- After you file your motion, the clerk will give you a court date for a hearing before a judge. Ask the clerk what room your hearing will be in.
Serve your court papers on the other parties
- Service is the official process of giving copies of your court documents to other people connected with the case.
- Ask the court clerk whether you are responsible for serving your court papers, or whether the clerk will do it directly. If the clerk gives you back more than 1 copy when you file your court papers (see Step 3), this most likely means that you are responsible for service!
- If the clerk says that you are responsible for service, this means that you must make sure that all necessary parties (DA, probation department, and anyone else the clerk tells you) get a copy of your papers motion in the proper manner.
- If you are responsible for service, make sure to have your papers served on (delivered to) the DA at least 2 days before the court date for your hearing! The law requires you to give the DA at least 2 days notice of your Motion so he or she can prepare for the hearing as well.
Attend The Hearing
- When you file your Motion for Early Termination of Probation, the clerk will give you a court date for your motion to be heard by a judge. You MUST go to court for the hearing on that date and time!
- At the hearing, you will explain to the judge all the reasons why releasing you from probation early is “in the interests of justice”—in other words, why you deserve to be released early from probation, and why being off probation will help you to achieve your goals and avoid further hardships. You should talk about all of the factors discussed above, including (1) your successful fulfillment of your probation requirements and satisfaction of all conditions; (2) your good conduct, efforts at rehabilitation, and other accomplishments (work, school, volunteer efforts, family responsibilities, etc.); (3) what you have learned and how you have changed since your offense; and (4) why staying on probation will cause you hardship (for example, preventing you from finding work, attending school, traveling to see your family, etc.).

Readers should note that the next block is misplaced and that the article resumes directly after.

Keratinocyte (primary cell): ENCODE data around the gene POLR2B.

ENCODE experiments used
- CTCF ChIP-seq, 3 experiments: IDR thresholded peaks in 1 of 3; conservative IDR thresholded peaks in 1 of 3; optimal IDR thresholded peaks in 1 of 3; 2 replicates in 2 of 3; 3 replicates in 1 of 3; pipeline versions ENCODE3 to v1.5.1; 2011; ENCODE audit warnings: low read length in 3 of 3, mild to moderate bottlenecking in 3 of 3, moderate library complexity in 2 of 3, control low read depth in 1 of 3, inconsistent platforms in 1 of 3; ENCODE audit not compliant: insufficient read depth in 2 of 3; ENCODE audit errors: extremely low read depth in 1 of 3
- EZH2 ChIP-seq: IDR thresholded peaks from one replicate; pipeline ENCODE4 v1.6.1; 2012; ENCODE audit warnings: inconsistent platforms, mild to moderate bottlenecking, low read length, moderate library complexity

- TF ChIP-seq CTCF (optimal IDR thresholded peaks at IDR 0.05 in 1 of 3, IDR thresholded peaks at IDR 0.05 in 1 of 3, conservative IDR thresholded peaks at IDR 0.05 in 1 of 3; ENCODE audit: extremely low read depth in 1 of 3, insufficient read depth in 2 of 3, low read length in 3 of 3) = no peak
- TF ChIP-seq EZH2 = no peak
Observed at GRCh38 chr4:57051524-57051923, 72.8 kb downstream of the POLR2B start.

- If the judge grants you early release from probation or changes your probation in any other way, he or she must explain the reasons for doing so. Also, before the judge signs the Order to officially end your probation, s/he must first notify your probation officer.
Re-filing Your Motion
- Remember, a decision to terminate your probation early is entirely up to the judge to decide. However, if the judge denies your motion, you can re-file it. Make sure you find out why the judge denied your request so that you can fix the problem before you re-file. If there is something the judge wants you to include with your motion next time, make sure you include it. If there is something the judge wants you to do before he or she is willing to grant your request, make sure you do it!
- Finally, although there is no limit to how often or how many times you can re-file, do not be a nuisance! The last thing you want to do it put the decision in the hands of an annoyed judge!